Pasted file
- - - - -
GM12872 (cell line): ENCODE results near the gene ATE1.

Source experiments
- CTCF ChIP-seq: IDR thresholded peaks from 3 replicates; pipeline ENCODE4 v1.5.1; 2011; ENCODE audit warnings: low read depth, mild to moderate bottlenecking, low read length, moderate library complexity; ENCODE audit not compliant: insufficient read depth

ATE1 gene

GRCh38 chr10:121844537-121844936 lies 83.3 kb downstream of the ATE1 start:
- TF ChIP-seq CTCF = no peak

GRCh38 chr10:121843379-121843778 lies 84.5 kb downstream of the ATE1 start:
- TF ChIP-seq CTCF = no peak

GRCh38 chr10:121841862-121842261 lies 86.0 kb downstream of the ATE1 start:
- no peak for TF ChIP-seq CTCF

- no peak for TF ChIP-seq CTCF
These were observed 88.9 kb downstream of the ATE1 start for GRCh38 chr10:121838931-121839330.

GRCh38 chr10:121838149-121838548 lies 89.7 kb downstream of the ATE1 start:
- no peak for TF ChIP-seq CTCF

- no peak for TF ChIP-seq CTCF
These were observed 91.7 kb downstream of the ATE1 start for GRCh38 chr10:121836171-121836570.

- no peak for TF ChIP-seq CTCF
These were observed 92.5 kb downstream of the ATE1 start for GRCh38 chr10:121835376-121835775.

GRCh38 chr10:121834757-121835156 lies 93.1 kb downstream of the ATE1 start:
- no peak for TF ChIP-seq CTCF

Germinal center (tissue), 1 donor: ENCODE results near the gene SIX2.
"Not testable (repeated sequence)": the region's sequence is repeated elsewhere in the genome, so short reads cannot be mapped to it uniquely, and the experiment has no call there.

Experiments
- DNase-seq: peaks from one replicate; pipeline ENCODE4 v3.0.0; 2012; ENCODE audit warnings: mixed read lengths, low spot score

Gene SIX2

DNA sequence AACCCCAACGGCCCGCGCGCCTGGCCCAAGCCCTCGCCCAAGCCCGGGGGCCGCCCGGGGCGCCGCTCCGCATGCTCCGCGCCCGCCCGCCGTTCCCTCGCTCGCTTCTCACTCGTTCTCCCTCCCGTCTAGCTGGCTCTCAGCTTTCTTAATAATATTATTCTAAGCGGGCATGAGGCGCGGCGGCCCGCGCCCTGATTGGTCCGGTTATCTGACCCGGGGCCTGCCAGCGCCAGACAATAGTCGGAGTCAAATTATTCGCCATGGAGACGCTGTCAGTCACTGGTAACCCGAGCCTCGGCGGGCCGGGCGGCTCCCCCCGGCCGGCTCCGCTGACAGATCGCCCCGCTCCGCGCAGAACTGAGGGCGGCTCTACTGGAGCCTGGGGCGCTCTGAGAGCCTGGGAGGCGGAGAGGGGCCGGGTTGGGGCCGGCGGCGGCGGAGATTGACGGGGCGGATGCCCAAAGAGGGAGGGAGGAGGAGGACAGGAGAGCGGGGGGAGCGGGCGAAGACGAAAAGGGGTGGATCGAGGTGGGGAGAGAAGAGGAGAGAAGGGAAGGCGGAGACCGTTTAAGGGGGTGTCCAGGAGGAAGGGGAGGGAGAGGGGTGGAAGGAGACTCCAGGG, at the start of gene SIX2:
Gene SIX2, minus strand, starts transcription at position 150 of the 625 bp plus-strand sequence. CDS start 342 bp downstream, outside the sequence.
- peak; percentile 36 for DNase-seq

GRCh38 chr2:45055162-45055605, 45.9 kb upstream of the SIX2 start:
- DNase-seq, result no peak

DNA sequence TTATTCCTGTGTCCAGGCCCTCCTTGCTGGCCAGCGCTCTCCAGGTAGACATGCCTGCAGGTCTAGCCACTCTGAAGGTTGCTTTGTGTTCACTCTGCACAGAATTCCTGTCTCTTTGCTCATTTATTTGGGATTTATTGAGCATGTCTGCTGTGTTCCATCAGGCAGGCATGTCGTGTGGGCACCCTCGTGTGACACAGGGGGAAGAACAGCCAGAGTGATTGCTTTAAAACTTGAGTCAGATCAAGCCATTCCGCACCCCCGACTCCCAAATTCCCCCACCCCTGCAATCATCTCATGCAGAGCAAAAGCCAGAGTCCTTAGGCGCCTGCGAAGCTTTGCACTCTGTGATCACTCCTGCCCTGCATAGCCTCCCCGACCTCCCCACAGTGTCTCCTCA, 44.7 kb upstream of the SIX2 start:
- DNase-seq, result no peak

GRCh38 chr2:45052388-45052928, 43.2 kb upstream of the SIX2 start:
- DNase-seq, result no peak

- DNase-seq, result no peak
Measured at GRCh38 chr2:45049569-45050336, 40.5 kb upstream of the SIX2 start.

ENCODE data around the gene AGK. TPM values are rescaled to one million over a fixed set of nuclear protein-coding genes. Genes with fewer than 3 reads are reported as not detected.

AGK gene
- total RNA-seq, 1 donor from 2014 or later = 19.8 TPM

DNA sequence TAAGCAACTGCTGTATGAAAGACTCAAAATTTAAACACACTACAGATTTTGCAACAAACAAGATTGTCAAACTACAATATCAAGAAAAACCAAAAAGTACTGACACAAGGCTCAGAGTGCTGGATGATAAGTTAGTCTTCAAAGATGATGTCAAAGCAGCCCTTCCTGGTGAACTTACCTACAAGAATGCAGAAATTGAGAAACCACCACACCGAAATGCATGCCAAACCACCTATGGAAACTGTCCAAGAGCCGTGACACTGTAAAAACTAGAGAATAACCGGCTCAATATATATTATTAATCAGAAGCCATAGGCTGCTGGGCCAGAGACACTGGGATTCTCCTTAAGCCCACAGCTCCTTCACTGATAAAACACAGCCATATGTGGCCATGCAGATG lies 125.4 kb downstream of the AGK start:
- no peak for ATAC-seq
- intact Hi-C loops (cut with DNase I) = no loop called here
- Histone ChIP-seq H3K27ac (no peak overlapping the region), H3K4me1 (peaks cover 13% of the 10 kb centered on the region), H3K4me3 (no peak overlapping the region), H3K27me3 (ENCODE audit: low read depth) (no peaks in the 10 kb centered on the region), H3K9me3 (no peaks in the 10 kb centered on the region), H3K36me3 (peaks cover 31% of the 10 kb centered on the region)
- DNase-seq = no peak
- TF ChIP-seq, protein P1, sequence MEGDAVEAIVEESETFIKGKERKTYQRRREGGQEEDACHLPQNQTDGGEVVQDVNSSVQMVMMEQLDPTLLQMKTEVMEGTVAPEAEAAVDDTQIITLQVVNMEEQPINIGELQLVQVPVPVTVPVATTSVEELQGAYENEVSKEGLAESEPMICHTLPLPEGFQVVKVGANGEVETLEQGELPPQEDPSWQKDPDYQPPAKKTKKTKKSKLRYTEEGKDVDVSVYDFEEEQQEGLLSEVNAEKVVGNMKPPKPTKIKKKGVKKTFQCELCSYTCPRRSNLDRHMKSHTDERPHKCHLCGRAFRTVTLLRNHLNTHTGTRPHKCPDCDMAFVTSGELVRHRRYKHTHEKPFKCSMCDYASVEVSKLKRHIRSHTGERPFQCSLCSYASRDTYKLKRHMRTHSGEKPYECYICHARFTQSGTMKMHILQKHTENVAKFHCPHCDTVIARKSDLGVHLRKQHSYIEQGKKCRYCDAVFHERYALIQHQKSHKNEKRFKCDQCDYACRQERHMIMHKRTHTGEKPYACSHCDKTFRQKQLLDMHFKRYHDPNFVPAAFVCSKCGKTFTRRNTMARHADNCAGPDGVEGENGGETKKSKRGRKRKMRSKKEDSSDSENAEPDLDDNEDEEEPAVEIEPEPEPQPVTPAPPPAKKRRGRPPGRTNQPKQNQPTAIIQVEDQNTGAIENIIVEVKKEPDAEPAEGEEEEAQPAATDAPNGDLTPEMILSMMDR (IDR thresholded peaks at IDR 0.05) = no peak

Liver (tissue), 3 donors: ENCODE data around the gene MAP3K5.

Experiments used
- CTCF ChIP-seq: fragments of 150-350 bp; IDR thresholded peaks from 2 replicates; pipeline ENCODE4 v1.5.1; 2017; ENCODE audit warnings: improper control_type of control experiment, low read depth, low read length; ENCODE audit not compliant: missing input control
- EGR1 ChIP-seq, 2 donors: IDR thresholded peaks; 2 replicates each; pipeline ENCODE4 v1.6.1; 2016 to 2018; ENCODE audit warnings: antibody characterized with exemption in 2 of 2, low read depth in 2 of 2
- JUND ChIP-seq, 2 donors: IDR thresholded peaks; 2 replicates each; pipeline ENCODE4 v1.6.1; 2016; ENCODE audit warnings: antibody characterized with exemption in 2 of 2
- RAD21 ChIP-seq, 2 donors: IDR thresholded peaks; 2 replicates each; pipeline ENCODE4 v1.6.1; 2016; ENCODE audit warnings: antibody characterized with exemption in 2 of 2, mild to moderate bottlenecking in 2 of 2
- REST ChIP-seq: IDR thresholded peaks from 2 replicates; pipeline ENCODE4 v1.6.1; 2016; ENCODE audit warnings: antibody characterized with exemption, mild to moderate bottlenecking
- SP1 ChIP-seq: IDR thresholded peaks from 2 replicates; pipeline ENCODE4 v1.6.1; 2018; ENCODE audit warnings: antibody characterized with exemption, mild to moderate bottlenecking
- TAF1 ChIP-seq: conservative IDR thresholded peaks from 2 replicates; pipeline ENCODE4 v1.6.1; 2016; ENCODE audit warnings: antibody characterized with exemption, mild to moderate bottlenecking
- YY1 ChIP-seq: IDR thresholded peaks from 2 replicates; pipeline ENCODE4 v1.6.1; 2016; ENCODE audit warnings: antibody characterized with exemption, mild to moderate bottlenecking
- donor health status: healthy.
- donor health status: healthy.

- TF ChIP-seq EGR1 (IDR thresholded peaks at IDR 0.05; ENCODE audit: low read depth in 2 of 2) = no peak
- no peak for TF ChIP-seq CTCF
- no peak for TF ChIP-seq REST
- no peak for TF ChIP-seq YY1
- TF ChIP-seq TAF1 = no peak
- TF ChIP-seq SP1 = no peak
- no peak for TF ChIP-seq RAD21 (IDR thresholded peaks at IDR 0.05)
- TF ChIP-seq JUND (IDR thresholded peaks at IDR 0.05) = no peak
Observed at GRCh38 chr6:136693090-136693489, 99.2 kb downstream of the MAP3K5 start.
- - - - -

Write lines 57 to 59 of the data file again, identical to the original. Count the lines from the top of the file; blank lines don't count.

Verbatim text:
- donor health status: healthy.

- TF ChIP-seq EGR1 (IDR thresholded peaks at IDR 0.05; ENCODE audit: low read depth in 2 of 2) = no peak
- no peak for TF ChIP-seq CTCF